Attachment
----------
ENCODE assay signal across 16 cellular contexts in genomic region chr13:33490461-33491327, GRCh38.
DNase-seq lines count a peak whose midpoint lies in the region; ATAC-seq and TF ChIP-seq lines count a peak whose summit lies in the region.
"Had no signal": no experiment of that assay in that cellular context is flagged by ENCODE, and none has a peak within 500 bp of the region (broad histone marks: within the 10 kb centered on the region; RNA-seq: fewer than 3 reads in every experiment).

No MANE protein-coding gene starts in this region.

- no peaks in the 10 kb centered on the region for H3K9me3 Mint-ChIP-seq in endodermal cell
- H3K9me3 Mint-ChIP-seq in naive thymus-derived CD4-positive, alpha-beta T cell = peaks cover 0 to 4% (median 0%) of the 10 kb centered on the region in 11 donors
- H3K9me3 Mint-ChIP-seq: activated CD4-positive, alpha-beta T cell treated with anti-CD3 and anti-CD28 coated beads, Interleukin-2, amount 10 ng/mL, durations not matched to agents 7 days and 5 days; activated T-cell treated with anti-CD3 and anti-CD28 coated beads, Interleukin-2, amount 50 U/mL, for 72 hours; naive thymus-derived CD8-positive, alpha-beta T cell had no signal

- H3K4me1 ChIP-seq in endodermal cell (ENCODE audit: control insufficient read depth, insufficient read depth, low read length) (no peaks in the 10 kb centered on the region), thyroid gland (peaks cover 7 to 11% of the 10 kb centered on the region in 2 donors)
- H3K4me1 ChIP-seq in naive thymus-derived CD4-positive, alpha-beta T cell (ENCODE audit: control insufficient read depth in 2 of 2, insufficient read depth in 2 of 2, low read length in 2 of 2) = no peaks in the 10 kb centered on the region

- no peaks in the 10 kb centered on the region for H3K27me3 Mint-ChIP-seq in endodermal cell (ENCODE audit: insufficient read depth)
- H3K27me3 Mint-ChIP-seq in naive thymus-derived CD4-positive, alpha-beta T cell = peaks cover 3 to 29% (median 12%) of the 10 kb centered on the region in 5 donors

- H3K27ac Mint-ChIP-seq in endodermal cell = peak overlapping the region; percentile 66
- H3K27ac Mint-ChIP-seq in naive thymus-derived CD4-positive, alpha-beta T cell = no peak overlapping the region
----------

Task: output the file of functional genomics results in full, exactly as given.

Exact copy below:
ENCODE assay signal across 16 cellular contexts in genomic region chr13:33490461-33491327, GRCh38.
DNase-seq lines count a peak whose midpoint lies in the region; ATAC-seq and TF ChIP-seq lines count a peak whose summit lies in the region.
"Had no signal": no experiment of that assay in that cellular context is flagged by ENCODE, and none has a peak within 500 bp of the region (broad histone marks: within the 10 kb centered on the region; RNA-seq: fewer than 3 reads in every experiment).

No MANE protein-coding gene starts in this region.

- no peaks in the 10 kb centered on the region for H3K9me3 Mint-ChIP-seq in endodermal cell
- H3K9me3 Mint-ChIP-seq in naive thymus-derived CD4-positive, alpha-beta T cell = peaks cover 0 to 4% (median 0%) of the 10 kb centered on the region in 11 donors
- H3K9me3 Mint-ChIP-seq: activated CD4-positive, alpha-beta T cell treated with anti-CD3 and anti-CD28 coated beads, Interleukin-2, amount 10 ng/mL, durations not matched to agents 7 days and 5 days; activated T-cell treated with anti-CD3 and anti-CD28 coated beads, Interleukin-2, amount 50 U/mL, for 72 hours; naive thymus-derived CD8-positive, alpha-beta T cell had no signal

- H3K4me1 ChIP-seq in endodermal cell (ENCODE audit: control insufficient read depth, insufficient read depth, low read length) (no peaks in the 10 kb centered on the region), thyroid gland (peaks cover 7 to 11% of the 10 kb centered on the region in 2 donors)
- H3K4me1 ChIP-seq in naive thymus-derived CD4-positive, alpha-beta T cell (ENCODE audit: control insufficient read depth in 2 of 2, insufficient read depth in 2 of 2, low read length in 2 of 2) = no peaks in the 10 kb centered on the region

- no peaks in the 10 kb centered on the region for H3K27me3 Mint-ChIP-seq in endodermal cell (ENCODE audit: insufficient read depth)
- H3K27me3 Mint-ChIP-seq in naive thymus-derived CD4-positive, alpha-beta T cell = peaks cover 3 to 29% (median 12%) of the 10 kb centered on the region in 5 donors

- H3K27ac Mint-ChIP-seq in endodermal cell = peak overlapping the region; percentile 66
- H3K27ac Mint-ChIP-seq in naive thymus-derived CD4-positive, alpha-beta T cell = no peak overlapping the region